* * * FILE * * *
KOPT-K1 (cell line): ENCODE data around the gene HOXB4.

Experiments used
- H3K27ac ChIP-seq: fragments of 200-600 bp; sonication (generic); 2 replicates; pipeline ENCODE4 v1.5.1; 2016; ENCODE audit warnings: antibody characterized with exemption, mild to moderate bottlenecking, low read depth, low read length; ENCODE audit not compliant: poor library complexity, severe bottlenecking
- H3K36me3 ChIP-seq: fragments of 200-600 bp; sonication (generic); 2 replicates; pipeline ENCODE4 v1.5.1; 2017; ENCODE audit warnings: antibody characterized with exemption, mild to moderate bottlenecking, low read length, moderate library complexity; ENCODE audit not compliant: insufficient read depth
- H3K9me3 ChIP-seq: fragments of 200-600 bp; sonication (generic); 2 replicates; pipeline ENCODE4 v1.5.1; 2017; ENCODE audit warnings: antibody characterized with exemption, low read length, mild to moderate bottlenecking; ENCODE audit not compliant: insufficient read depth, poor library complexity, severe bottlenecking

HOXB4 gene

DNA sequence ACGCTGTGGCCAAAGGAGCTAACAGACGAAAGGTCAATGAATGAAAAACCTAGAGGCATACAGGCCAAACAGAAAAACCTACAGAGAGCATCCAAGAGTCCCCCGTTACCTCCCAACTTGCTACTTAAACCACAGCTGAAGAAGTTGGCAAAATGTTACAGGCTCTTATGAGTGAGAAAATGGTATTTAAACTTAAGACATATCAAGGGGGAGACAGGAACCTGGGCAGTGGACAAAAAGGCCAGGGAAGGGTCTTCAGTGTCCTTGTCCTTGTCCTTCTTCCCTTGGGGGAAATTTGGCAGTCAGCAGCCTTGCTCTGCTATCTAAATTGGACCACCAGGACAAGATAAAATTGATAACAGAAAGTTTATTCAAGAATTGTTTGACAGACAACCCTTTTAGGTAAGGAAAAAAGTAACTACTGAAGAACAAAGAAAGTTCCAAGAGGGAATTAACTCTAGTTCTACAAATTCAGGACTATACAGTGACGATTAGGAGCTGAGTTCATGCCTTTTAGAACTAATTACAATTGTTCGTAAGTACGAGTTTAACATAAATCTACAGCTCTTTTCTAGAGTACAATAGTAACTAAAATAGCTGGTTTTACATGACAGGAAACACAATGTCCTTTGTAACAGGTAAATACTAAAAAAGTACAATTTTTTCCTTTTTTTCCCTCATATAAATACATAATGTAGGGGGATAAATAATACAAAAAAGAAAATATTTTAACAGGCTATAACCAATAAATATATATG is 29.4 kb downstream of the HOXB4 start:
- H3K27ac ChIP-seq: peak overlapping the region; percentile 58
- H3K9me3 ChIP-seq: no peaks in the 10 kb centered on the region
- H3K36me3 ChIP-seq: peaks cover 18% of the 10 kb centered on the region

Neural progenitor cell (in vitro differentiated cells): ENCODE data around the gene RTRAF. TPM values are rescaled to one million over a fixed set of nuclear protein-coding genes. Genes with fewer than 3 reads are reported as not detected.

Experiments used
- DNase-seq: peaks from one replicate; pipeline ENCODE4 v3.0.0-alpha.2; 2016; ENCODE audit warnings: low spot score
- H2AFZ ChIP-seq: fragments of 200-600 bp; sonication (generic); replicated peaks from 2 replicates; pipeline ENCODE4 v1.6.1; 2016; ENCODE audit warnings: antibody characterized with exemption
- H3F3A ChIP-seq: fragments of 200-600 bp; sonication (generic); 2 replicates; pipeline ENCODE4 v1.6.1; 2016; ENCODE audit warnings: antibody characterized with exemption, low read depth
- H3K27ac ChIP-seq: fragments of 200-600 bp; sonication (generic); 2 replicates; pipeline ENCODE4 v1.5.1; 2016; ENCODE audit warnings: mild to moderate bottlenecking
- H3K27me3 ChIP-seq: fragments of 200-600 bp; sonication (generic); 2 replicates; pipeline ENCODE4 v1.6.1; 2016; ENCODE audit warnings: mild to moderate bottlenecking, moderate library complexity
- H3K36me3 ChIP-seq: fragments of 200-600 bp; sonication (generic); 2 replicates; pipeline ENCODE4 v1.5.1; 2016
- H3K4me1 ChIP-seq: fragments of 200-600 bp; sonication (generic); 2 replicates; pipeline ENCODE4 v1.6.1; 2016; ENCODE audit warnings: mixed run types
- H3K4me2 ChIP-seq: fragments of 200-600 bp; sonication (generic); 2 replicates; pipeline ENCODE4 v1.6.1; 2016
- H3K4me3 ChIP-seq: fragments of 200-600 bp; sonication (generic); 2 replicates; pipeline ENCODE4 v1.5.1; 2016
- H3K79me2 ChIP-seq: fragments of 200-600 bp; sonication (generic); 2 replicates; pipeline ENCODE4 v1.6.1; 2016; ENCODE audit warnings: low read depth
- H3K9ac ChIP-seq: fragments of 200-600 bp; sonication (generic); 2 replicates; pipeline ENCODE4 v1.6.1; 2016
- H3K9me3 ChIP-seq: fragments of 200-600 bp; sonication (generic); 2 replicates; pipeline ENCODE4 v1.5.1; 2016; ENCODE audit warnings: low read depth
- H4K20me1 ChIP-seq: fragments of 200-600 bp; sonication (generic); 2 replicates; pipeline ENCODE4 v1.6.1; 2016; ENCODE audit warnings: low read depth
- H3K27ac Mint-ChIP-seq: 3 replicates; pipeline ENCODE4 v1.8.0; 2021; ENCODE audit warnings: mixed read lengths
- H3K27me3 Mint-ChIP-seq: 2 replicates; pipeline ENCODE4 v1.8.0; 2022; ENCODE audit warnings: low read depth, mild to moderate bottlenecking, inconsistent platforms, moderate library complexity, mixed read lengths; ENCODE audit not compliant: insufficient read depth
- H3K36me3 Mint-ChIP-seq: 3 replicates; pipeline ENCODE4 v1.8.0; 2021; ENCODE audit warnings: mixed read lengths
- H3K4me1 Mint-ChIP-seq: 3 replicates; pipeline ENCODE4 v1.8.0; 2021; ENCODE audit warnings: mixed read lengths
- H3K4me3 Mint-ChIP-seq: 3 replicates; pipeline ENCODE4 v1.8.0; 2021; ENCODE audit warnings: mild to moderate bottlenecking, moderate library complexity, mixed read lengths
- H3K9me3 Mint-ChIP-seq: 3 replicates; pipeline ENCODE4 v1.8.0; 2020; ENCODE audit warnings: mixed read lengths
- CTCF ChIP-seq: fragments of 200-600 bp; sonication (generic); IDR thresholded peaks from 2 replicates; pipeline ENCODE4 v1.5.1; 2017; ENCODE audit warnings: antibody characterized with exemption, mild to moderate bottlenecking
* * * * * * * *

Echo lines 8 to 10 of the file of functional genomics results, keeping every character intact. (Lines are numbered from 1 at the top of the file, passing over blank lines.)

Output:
- H3K27ac ChIP-seq: peak overlapping the region; percentile 58
- H3K9me3 ChIP-seq: no peaks in the 10 kb centered on the region
- H3K36me3 ChIP-seq: peaks cover 18% of the 10 kb centered on the region